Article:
As an emerging educational researcher , epistemologically I position myself much closely subscribed to constructivist paradigm. I conceive knowledge as being socially constructed and emerging from peoples’ social practices; therefore, I conceptualize social reality as being generated and constructed by people and existing largely within people’s minds. I believe that research endeavors are geared towards seeking “for culturally derived and historically situated interpretations of the social life-world” (Crotty, 1998, p. 67). Due to this philosophical stance, I find myself epistemologically discordant with Yin and much more consonant with Merriam and Stake. (p. 7)

Defining Case and Case Study (p. 7)

Yin (2002) defines case as “a contemporary phenomenon within its real life context, especially when the boundaries between a phenomenon and context are not clear and the researcher has little control over the phenomenon and context” (p. 13). (p. 7)

From a Stakian view of case study, a precise definition of cases or case studies is not possible since it is highly likely that the accurate definition of cases or studies he can come up with will not be aligned with the definition that the users of case study in other disciplines make. As for the definition of case, Stake (1995) agrees with Louis Smith’s (1978) rendition: researchers should view case as “a bounded system” and inquire into it “as an object rather than a process” (p. 2). He himself depicts some of the attributes of case in his conceptualization: case is “a specific, a complex, functioning thing,” more specifically “an integrated system” which “has a boundary and working parts” and purposive (in social sciences and human services) (p. 2). (p. 8)

Moreover, Stake mentions four defining characteristics of qualitative research which are valid for qualitative case studies as well: they are “holistic”, “empirical”, “interpretive” and “emphatic”. (p. 8)

For Merriam (1998) , the defining characteristic of case study research is the delimitation of the case. Her definition is in line with Smith’s (1978) view of case as a bounded system and Stake’s view of case as an integrated system. She sees “the case as a thing, a single entity, a unit around which there are boundaries” (p. 27). Then, case can be a person, a program, a group, a specific policy and so on, which represent a lot more comprehensive list than Yin’s and Stake’s. In Merriam’s view which is influenced by Miles and Huberman’s (1994) understanding of “the case as a phenomenon of some sort occurring in a bounded context” (cited in Merriam, 1998, p. 27), as long as researchers are able to specify the phenomenon of interest and draw its boundaries or “fence in” what they are going to inquire, they can name it a case. In short, the definition she presents is broader than Yin’s and Stake’s and provides flexibility in utilizing qualitative case study strategy to research a much wider array of cases. (p. 8)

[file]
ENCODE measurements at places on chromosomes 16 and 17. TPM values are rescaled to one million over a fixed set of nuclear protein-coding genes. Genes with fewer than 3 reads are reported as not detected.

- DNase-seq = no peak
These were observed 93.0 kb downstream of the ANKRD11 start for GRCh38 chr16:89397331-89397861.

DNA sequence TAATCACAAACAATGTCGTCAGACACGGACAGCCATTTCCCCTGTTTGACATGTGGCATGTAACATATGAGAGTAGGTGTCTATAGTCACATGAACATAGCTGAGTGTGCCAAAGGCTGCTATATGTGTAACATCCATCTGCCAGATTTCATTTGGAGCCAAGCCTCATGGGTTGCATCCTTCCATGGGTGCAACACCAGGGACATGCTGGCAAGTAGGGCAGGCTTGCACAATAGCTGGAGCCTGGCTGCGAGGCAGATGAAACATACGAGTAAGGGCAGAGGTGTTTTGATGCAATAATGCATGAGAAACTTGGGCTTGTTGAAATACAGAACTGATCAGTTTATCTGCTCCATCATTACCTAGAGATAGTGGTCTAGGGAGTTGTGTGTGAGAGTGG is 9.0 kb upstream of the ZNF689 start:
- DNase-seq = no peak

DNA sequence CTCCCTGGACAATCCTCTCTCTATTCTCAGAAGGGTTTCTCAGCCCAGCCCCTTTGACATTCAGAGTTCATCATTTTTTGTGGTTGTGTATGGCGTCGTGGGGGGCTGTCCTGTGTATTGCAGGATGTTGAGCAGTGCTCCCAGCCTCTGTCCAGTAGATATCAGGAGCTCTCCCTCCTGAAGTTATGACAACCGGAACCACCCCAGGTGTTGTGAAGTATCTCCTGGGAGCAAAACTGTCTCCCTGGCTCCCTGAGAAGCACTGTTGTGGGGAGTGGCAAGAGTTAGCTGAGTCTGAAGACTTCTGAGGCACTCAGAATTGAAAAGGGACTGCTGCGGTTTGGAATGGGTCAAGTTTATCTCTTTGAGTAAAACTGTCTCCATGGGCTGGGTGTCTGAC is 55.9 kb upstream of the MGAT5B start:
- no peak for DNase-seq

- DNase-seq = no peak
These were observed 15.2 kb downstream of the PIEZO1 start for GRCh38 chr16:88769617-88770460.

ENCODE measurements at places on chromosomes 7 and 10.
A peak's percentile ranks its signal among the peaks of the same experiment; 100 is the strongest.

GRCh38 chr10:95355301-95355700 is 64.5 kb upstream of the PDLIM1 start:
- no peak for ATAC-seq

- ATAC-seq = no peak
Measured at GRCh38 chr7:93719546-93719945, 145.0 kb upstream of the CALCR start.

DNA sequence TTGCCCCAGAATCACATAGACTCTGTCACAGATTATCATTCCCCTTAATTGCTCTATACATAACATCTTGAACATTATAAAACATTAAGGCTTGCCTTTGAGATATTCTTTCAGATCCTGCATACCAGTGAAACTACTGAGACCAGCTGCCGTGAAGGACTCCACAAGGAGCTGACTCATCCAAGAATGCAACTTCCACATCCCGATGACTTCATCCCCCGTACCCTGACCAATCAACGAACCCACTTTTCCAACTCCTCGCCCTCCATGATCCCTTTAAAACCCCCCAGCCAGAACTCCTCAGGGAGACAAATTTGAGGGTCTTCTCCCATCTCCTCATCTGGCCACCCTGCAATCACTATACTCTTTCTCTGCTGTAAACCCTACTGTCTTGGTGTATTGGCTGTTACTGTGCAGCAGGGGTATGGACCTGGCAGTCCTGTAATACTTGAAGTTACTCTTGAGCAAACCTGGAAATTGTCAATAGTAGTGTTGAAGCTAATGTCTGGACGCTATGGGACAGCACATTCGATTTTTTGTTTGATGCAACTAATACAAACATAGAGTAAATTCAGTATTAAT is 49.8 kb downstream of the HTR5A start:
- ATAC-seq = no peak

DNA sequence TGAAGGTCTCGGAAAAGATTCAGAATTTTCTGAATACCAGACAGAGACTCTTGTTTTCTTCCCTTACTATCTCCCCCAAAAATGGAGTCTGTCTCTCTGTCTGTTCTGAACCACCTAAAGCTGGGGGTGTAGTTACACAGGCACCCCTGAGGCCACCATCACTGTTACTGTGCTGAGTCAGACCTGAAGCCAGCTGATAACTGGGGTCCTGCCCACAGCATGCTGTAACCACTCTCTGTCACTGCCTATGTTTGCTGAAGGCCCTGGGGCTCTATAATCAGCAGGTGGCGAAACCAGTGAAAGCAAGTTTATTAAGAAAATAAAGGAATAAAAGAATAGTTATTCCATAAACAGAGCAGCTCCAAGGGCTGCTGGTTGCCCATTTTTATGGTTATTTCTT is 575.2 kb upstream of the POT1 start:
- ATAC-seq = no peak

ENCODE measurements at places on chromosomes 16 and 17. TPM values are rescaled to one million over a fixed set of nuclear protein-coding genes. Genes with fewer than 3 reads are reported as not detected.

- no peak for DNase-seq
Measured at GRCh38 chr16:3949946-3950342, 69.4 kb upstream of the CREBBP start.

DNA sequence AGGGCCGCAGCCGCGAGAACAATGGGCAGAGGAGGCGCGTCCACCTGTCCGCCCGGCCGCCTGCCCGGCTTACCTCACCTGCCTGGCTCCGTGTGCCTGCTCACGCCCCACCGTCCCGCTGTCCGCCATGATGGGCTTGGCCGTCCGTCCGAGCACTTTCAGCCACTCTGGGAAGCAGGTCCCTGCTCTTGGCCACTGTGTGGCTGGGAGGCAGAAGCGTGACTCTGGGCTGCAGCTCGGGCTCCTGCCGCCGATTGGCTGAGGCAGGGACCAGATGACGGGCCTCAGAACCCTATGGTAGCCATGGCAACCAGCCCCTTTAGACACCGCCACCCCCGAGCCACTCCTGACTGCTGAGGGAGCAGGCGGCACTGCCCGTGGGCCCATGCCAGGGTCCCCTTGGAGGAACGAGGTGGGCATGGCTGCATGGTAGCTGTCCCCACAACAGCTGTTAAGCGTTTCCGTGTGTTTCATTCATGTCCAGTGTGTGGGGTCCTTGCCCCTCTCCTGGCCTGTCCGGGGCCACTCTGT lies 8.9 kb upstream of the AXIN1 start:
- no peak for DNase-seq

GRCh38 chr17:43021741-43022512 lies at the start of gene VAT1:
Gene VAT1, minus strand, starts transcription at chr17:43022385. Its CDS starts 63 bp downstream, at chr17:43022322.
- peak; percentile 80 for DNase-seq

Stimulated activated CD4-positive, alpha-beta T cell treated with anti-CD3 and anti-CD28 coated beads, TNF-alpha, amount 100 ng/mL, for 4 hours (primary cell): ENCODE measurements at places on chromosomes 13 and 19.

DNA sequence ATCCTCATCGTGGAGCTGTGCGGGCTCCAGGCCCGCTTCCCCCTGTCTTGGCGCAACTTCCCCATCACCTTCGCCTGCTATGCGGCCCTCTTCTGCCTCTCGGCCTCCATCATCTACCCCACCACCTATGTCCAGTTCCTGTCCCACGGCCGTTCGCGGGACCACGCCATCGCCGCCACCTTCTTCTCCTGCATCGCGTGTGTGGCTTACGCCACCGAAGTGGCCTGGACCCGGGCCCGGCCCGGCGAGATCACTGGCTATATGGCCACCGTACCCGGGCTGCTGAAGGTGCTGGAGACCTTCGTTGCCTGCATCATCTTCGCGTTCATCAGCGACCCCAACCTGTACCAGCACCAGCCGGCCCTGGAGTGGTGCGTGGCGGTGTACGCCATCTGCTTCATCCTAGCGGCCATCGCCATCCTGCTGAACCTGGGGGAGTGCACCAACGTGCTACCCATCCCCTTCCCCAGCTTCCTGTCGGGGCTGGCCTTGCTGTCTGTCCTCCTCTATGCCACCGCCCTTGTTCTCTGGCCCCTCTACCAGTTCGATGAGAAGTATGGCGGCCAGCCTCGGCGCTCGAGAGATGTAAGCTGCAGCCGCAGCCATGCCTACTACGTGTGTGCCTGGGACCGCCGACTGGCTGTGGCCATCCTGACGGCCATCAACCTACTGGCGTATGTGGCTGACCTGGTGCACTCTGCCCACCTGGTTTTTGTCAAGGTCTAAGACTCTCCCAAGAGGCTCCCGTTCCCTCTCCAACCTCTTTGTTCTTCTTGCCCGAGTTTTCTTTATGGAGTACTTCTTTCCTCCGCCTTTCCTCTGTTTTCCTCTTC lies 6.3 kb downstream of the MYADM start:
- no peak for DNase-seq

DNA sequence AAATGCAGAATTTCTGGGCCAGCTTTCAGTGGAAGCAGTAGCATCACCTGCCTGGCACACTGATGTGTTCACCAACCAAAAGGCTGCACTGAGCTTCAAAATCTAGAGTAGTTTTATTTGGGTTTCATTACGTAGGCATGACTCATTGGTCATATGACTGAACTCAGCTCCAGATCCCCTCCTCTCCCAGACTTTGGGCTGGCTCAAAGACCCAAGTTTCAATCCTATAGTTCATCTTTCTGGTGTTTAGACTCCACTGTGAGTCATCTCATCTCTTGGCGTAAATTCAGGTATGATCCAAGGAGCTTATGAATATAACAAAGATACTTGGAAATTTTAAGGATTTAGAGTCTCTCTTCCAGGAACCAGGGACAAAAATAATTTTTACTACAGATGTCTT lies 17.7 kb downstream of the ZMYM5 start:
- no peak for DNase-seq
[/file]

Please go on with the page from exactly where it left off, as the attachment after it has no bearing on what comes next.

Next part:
As for the definition of case study research, Merriam conceives qualitative case study as “an intensive, holistic description and analysis of a bounded phenomenon such as a program, an institution, a person, a process, or a social unit” (p. xiii). (p. 8)

Designing Case Study (p. 9)

Yin places a great emphasis on the design of the case study as the subtitle of his book suggests. As I mentioned while describing the purpose of his book, he has observed that case study does not have a “codified design” like the other research strategies social scientists employ, which is the reason why some investigators do not grant it the merits as a notable research method. In other words, he concludes that “Unlike other research strategies, a comprehensive “catalog” of research designs for case studies has yet to be developed” (Yin, 2002, p. 19) and he obviously commits himself to this development. (p. 9)

Defining design essentially as “the logical sequence that connects the empirical data to a study’s initial research questions and, ultimately, to its conclusions,” (p. 20) Yin (2002) suggests four types of design that case study researchers can make use of. They include single holistic design, single embedded design, multiple holistic design and multiple embedded design. Holistic designs require one unit of analysis, whereas embedded designs require multiple units of analysis. (p. 9)

From a Yinian perspective, case study research design is comprised of five components: a study’s questions; its propositions, if any; its unit(s) of analysis; the logic linking the data to the propositions; and the criteria for interpreting the findings. While designing the inquiry, the researcher is supposed to make sure that these components are cohesive to and consistent among each other. (p. 9)

Yinian perspective (p. 9)

Yin Shi :) (p. 9)

As another point about Yin’s rendition of case study design, he suggests measuring the quality of the design against four criteria which include construct validity, internal validity, external validity, and reliability. (p. 9)